Where have all the titans gone?

I showed up for the fancy trial lawyers’ mixer in Santa Monica lathered up in sweat. Apparently no one else had ridden a bicycle for 22 miles to get there, and adding to the sweat and smell were my jeans and button-down shirt in the sea of $2,000 black and blue Italian suits.

I sidled up to a table, my tiny plate piled high with beef empanadas, guacamole, pico de gallo, and sour cream.

“You know, you can always go back for seconds,” said the large man next to me, who had daintily placed a single empanada on his plate.

“You go through enough buffets with bike racers and learn pretty quick to get it all the first time through,” I said.

He didn’t understand that, but he understood the splat of bright red sauce that came shooting out the end of my empanada and forming the world’s finest Rorschach test on the front of my shirt. Everyone else tried to look away in embarrassment, not for me, but for being at my table.

I was midway through a massive chew. “This shit is so good,” I said, mouth full and open as I gazed at the Rorschach, “that I’m going to take some of it home with me.”

No one laughed.

People couldn’t leave because all the other tables were full; they were those standing tables without chairs, but the large dainty eater finally went back for seconds and another guy took his place. He didn’t seem to care about my Rorschach. We got to talking and immediately hit it off. His name was Adam Miller. A few years older than me, he was from Chicago, and when he found out that I’d attended the first desegregated school in Galveston, Booker T. Washington Elementary in 1968, he said this. “Your parents sound like they were rather liberal.”

“They were,” I said. “And are.”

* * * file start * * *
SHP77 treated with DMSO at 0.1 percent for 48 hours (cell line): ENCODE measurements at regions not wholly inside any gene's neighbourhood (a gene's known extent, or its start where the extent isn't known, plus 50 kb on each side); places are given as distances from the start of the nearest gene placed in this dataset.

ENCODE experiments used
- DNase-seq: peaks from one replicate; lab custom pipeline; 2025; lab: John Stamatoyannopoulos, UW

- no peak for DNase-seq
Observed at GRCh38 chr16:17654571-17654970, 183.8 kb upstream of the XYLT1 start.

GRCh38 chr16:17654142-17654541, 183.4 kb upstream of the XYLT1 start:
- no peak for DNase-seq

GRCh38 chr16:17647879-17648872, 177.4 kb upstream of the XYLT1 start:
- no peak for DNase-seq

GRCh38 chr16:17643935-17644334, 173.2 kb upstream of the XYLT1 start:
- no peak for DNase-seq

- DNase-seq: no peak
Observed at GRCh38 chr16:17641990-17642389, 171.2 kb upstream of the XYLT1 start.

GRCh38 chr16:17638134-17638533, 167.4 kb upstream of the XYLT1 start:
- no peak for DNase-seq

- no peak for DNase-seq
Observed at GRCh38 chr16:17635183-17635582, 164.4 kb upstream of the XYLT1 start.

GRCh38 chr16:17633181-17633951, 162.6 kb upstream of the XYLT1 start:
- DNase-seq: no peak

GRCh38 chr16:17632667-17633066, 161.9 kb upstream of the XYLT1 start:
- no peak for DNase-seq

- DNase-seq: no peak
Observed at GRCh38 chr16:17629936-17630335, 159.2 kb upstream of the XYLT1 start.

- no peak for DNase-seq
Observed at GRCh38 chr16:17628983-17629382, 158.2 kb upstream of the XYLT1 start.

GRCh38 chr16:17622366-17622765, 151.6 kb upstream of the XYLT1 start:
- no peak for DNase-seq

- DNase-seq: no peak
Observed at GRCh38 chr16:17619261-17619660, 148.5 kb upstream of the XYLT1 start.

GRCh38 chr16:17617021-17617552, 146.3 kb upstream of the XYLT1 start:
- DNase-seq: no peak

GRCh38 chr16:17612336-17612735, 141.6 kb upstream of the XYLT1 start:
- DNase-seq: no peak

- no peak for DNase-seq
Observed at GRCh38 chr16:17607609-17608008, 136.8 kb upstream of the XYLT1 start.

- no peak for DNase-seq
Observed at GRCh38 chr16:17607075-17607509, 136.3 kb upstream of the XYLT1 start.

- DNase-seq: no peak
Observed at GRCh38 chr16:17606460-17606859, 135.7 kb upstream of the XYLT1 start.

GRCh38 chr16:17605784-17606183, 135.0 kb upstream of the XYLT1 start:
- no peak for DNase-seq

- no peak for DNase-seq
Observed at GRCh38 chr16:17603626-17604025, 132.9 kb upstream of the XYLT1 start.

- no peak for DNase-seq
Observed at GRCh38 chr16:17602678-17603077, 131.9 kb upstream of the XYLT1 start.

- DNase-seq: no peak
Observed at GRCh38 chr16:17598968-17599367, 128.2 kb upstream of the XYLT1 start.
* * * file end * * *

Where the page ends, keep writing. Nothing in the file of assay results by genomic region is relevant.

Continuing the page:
“And the apple?” he asked. “Did it fall far from the tree.”

“Yes, it did,” I replied. “Two or three whole millimeters.”

He smiled, and told me about his father, Jay Miller, a giant in the 60’s who was the head of the Illinois ACLU until 2000. A person who knew him well said this: “He thought that our constitution wasn’t worth the paper it was written on unless it protected every American, rich or poor, black or white, Latino or Caucasian, male or female.”

Then he told me about his amazing mother, Joyce Miller, the first woman elected to the board of the AFL-CIO. On the issue of women’s difficulty getting admitted to the building trades, she summed things up thus: “Employers will say that no real woman wants to work in overalls. The truth is that no real woman wants to starve.”

Then I told him about my dad, a West Texas fundamentalist Baptist born on a cattle ranch outside of Alpine who found atheism in college about the time he also discovered the issue around which his life would be built–civil rights. The Austin stand-ins that desegregated the drag on Guadalupe took him on a path to a civil rights career that included testimony before Congress, expert testimony in voting rights cases that earned a citation by the Supreme Court in the City of Mobile single-member district case, and an unwavering, lifelong support for the underdog.

Adam and I looked at each other for a minute, oblivious to the suits and the dainty plates. “Where,” I asked, “have all the titans gone?”

He nodded. “Where, indeed?”



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18 thoughts on “Where have all the titans gone?”

  1. They got in positions of power and sold out in their own best interest. The American way.

  2. Quite a meeting of the offspring!